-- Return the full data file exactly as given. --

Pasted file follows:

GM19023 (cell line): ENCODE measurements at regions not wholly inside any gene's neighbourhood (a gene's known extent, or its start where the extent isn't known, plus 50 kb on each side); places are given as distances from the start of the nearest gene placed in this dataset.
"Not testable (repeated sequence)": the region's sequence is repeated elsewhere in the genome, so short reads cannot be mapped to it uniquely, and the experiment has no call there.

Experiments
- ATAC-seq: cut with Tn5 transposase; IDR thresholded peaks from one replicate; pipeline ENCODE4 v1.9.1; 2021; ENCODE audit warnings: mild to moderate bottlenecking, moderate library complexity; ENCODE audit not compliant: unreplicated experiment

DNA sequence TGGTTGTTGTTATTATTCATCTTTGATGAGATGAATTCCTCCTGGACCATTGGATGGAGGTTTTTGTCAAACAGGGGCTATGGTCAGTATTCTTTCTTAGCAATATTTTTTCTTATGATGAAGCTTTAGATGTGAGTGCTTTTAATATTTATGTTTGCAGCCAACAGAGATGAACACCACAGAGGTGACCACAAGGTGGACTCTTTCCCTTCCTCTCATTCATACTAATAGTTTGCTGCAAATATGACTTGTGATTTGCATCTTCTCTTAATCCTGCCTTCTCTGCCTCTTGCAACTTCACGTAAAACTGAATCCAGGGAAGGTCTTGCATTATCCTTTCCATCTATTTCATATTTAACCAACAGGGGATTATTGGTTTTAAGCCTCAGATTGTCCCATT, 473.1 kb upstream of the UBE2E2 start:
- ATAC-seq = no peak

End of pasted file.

GM19023 (cell line): ENCODE measurements at regions not wholly inside any gene's neighbourhood (a gene's known extent, or its start where the extent isn't known, plus 50 kb on each side); places are given as distances from the start of the nearest gene placed in this dataset.
"Not testable (repeated sequence)": the region's sequence is repeated elsewhere in the genome, so short reads cannot be mapped to it uniquely, and the experiment has no call there.

Experiments
- ATAC-seq: cut with Tn5 transposase; IDR thresholded peaks from one replicate; pipeline ENCODE4 v1.9.1; 2021; ENCODE audit warnings: mild to moderate bottlenecking, moderate library complexity; ENCODE audit not compliant: unreplicated experiment

DNA sequence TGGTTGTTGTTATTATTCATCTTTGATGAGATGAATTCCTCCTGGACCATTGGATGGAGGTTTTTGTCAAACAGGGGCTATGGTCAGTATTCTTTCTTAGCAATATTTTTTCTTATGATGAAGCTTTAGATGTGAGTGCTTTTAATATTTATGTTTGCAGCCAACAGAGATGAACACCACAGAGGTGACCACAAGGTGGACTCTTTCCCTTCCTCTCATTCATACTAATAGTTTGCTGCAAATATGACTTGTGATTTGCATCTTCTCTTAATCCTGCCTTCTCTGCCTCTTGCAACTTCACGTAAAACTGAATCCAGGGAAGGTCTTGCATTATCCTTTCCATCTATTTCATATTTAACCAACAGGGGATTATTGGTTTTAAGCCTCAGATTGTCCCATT, 473.1 kb upstream of the UBE2E2 start:
- ATAC-seq = no peak